7 x 9 = Trouble!

Overview

Wilson Williams worries about passing his times-table tests

Wilson has a hard time with math, especially with Mrs. Porter¿s timed multiplication tests. If only he were as quick as Laura Vicks, the smartest kid in third grade, or as quick as his brother, Kipper ¿ a kindergartner. Wilson¿s mother and father try to help, but Wilson doesn¿t appreciate having to do practice tests on a play date. Fortunately, his friend Josh Hernandez is a comfort, ...
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Overview

Wilson Williams worries about passing his times-table tests

Wilson has a hard time with math, especially with Mrs. Porter¿s timed multiplication tests. If only he were as quick as Laura Vicks, the smartest kid in third grade, or as quick as his brother, Kipper ¿ a kindergartner. Wilson¿s mother and father try to help, but Wilson doesn¿t appreciate having to do practice tests on a play date. Fortunately, his friend Josh Hernandez is a comfort, as is Squiggles, the class hamster. Wilson is sure that with his own little animal squeaking and cuddling beside him, he could learn anything. But his mom doesn¿t like pets. So Wilson bravely struggles on, hoping that one day in the not-too-distant future he¿ll pass all his times-table tests. Then, surprisingly, Kipper comes to the rescue.

With sensitivity and gentle humor, Claudia Mills examines a common childhood fear and a common family experience. G. Brian Karas provides tender, funny pictures.

Third-grader Wilson struggles with his times-tables in order to beat the class deadline.

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Editorial Reviews

Children's Literature
Wilson Williams feels like the only kid in his third grade class who can't learn his times-tables. The other kids are sailing through each level to earn the ice cream cone reward. Wilson thinks he'll be a "huge, hulking fifth grader, practically a grown man," before he passes all the tests. Worse, Wilson's five-year-old brother is smart in math. He can even do multiplication. When Wilson brings home Squiggles, the class hamster, he is able to study his parents' practice tests easier. If only he had a pet of his own! Wilson's anxieties increase with each table as he scales the multiplication mountain. When Squiggles escapes his cage, Wilson draws a lifelike poster, revealing his talent in art. Though he finishes last in the math race, he realizes he doesn't have to be good at everything. But Wilson's relationship with his little brother is the heart of the story. Wilson recognizes Kipper as a real person, not just a pest who drags around stuffed animals. Multiply well-balanced writing with gentle humor and the answer is a winning first chapter book. 2002, Farrar Straus Giroux,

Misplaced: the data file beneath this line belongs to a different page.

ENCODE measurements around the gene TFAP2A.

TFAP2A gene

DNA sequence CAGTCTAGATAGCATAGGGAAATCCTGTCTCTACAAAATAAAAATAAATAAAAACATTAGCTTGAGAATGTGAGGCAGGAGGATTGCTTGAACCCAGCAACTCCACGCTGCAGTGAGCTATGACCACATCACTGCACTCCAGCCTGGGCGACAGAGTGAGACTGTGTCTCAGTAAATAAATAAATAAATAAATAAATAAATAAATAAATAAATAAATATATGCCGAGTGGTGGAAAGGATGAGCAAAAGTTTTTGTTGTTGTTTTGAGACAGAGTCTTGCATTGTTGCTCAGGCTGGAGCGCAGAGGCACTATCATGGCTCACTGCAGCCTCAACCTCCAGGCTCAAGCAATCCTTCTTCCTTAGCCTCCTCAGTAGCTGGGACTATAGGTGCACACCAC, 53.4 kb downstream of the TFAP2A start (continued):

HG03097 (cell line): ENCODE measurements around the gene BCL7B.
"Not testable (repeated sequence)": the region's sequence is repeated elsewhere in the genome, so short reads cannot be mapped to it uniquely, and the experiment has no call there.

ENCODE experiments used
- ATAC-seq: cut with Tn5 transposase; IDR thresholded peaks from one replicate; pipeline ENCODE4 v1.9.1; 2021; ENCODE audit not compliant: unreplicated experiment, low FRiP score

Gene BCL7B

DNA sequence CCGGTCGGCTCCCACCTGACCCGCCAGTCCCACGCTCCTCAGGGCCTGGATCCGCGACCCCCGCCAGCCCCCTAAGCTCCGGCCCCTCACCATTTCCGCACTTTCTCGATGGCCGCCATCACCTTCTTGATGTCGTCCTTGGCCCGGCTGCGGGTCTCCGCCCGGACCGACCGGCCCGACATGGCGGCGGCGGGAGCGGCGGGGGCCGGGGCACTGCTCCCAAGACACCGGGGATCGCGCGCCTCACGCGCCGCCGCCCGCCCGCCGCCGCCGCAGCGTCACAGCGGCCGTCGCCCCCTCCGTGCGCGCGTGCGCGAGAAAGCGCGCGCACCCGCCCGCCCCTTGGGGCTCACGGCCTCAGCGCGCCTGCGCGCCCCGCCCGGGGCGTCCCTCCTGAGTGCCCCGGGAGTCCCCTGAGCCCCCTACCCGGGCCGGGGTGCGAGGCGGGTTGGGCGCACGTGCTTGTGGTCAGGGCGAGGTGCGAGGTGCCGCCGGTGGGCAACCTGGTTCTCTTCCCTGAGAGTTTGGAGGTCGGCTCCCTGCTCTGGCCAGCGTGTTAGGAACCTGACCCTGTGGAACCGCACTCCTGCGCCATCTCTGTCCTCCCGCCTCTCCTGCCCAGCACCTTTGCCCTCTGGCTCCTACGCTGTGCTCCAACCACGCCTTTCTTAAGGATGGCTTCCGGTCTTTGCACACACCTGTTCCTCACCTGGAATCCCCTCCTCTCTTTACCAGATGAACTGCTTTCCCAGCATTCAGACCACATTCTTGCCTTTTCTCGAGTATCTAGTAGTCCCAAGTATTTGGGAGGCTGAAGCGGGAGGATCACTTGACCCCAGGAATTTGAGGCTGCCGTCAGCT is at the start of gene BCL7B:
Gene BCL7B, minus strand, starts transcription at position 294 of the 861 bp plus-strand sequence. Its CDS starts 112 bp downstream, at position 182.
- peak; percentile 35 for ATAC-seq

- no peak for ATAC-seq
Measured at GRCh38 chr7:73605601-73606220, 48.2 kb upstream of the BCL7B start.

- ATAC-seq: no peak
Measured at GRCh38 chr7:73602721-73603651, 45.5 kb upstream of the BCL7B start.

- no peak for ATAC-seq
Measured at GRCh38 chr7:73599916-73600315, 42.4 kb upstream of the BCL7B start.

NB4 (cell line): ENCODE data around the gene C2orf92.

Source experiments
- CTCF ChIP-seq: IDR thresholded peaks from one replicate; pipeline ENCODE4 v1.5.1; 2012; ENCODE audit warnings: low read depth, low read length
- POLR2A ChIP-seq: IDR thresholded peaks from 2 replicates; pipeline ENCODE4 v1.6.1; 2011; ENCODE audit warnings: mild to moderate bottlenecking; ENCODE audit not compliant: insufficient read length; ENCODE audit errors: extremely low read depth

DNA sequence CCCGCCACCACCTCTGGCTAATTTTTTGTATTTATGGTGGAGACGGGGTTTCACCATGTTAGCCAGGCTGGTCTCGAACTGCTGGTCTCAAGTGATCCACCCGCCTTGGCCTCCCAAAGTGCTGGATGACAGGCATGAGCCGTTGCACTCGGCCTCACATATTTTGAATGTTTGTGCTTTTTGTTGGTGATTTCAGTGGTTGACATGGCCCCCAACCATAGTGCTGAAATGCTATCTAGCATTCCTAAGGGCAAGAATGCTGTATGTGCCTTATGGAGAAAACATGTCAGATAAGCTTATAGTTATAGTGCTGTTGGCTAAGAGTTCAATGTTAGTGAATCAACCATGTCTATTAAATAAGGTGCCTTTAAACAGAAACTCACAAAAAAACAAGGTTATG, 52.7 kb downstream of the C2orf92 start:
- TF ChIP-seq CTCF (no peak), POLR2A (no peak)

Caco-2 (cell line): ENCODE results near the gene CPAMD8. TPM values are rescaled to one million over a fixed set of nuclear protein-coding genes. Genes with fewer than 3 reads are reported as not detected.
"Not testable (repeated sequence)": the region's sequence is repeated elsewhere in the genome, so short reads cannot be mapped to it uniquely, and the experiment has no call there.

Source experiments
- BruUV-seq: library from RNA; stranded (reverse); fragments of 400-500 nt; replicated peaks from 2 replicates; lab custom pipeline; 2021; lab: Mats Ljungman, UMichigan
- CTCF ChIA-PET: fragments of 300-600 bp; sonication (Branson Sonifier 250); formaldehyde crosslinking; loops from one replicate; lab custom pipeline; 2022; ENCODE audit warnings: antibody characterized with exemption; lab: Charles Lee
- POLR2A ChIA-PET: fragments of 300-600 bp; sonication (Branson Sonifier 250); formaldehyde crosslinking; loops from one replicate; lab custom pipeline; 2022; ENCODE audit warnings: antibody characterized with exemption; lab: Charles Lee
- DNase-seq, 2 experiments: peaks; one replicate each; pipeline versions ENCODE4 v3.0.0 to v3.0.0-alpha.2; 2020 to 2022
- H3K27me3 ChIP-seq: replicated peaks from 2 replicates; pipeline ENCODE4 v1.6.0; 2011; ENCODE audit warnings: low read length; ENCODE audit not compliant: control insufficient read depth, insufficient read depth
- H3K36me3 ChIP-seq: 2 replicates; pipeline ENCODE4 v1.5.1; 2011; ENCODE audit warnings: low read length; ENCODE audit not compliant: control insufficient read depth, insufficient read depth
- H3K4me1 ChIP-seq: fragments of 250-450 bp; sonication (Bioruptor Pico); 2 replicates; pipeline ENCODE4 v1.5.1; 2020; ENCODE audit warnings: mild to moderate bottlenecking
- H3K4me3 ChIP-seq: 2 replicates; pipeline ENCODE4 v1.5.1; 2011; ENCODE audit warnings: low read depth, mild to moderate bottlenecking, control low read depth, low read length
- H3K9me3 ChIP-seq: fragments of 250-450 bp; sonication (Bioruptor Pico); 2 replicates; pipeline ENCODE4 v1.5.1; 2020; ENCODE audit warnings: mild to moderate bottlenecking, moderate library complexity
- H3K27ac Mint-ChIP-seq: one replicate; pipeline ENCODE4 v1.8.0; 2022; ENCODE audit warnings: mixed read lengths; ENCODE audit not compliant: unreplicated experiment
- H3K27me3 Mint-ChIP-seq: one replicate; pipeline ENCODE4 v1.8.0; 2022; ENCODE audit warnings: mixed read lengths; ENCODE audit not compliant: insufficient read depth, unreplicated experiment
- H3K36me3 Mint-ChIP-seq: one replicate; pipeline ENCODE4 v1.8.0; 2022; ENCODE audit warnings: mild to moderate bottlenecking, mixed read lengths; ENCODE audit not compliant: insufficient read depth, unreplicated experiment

— Candice Ransom
School Library Journal
Gr 2-3-Students who are having difficulty with math will enjoy this lighthearted story. Third-grader Wilson Williams needs to pass all the times-table tests by March 16th in order to get an ice-cream cone from his teacher. While the child is talented in art, he is envious of his friends Laura and Josh, who have completed their tests and have received their cones. He is also envious of his younger brother Kipper, a kindergartner who is placed in a special math group because he has started learning the times tables on his own. While the main theme revolves around Wilson passing the tests, an important subplot deals with his desire for a pet and taking home the class hamster for a weekend. All's well in the end-Wilson passes the 12 times table at the last minute, and he and Kipper will be getting a pet hamster. While this chapter book is entertaining and no doubt many youngsters will relate to the story, it is unfortunate that the author reinforces negative feelings about studying math. Wilson never seems to comprehend the concept of multiplication, and no one makes an effort to teach him.-Marilyn Ackerman, Brooklyn Public Library, NY Copyright 2002 Cahners Business Information.
Kirkus Reviews
Wilson would be having a wonderful time in third grade if he could learn his multiplication tables. But there they are—mocking him with their inexplicable patterns and never-ending challenges. He even has to take a note home to his parents asking for help, and now everyone is in on the act. Seems to Wilson that everyone can learn the tables except for him: Laura Vicks, the class brain, Josh Hernandez, his best friend, and even his little kindergartner brother is better with numbers than Wilson is. There is much to like in this tale for new readers. The sensible and helpful parents comfort Wilson when the timed tests prove daunting, never threatening or humiliating him because he struggles. His teacher Mrs. Porter is supportive of him, gently nudging him to try, try again. Even the other children in the class are patient and encouraging when Wilson is the final third grader to attempt the twelves tables. Someone has to be last to get his the reward of the ice cream cone and everyone is pulling for Wilson. The dialogue is realistic but not predictable, and the situations are pure third grade with subplots about a class hamster, a best friend who makes up droll rhymes, and an adoring little brother who gets in the way sometimes. Mills (Gus and Grandpa at Basketball, 2001, etc.) gets the serious parts just right, too. Wilson is truly worried about the multiplication tables. Wilson and little brother Kipper really do want a pet. Wilson's parents truly want to help Wilson, but are willing to let him take responsibility for his own challenges. With its short chapters, familiar story line, and Karas's (Muncha, Muncha, Muncha, 2002, etc.) warm, light-touch illustrations, this adds up to anexcellent selection for the new chapter book reader. (Fiction. 7-10)